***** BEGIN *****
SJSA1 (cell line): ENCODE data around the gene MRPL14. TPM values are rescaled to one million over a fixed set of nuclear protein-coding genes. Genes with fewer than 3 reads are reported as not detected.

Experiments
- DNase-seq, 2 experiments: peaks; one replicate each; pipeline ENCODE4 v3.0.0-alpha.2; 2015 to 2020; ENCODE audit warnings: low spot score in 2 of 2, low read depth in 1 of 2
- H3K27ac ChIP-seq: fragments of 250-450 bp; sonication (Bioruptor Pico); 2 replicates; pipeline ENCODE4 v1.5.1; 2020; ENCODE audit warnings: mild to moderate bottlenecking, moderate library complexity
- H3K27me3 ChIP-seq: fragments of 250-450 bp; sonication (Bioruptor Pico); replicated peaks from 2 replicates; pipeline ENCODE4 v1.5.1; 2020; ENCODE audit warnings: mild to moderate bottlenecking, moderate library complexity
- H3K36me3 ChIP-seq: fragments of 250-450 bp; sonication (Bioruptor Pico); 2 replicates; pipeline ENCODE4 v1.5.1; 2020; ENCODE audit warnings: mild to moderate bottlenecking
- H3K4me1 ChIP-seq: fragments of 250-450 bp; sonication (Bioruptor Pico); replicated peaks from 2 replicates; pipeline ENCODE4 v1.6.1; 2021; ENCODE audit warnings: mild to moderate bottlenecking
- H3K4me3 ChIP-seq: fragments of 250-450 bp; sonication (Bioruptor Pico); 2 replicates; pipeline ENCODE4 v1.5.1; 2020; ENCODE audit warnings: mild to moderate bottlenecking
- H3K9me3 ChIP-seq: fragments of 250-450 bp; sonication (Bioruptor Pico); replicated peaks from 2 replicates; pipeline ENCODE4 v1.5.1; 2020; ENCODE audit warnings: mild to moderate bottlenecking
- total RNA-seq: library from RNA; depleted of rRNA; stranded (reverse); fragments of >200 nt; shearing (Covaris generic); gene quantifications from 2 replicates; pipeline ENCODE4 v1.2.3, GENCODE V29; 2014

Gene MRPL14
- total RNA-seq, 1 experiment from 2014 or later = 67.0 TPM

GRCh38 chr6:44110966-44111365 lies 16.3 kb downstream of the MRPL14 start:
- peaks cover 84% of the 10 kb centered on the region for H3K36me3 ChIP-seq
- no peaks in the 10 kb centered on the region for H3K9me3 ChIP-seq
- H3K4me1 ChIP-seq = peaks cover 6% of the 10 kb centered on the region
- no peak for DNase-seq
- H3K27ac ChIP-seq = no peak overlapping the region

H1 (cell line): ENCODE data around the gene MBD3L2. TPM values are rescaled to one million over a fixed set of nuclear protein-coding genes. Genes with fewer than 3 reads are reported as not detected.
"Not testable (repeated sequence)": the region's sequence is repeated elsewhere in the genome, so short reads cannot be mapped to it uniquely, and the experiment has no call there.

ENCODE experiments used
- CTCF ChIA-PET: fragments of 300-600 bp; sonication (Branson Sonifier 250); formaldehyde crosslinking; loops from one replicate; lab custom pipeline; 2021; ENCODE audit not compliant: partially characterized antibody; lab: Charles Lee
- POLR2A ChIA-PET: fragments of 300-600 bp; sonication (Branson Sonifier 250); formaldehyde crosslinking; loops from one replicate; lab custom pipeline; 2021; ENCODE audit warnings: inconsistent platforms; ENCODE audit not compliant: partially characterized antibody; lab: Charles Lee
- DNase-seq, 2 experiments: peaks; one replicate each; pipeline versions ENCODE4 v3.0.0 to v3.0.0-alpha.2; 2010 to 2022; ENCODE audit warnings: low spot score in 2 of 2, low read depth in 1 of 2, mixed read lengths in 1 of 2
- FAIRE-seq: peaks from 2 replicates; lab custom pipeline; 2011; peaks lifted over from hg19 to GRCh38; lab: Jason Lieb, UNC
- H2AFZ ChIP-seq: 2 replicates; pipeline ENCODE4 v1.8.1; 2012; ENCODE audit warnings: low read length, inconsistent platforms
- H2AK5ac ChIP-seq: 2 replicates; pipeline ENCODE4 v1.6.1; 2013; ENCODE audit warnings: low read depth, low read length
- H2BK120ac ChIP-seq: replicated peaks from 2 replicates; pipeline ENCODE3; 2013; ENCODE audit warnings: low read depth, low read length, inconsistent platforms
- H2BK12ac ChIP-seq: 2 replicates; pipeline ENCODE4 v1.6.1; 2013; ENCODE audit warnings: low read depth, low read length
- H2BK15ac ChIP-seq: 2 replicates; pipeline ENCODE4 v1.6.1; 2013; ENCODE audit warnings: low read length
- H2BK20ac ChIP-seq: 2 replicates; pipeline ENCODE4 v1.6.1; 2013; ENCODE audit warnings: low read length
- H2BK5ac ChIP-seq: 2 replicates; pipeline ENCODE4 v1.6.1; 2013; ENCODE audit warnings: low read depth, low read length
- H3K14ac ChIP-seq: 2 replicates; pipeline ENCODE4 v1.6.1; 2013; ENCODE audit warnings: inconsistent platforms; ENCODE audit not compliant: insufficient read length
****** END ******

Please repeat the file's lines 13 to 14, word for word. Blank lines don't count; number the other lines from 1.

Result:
GRCh38 chr6:44110966-44111365 lies 16.3 kb downstream of the MRPL14 start:
- peaks cover 84% of the 10 kb centered on the region for H3K36me3 ChIP-seq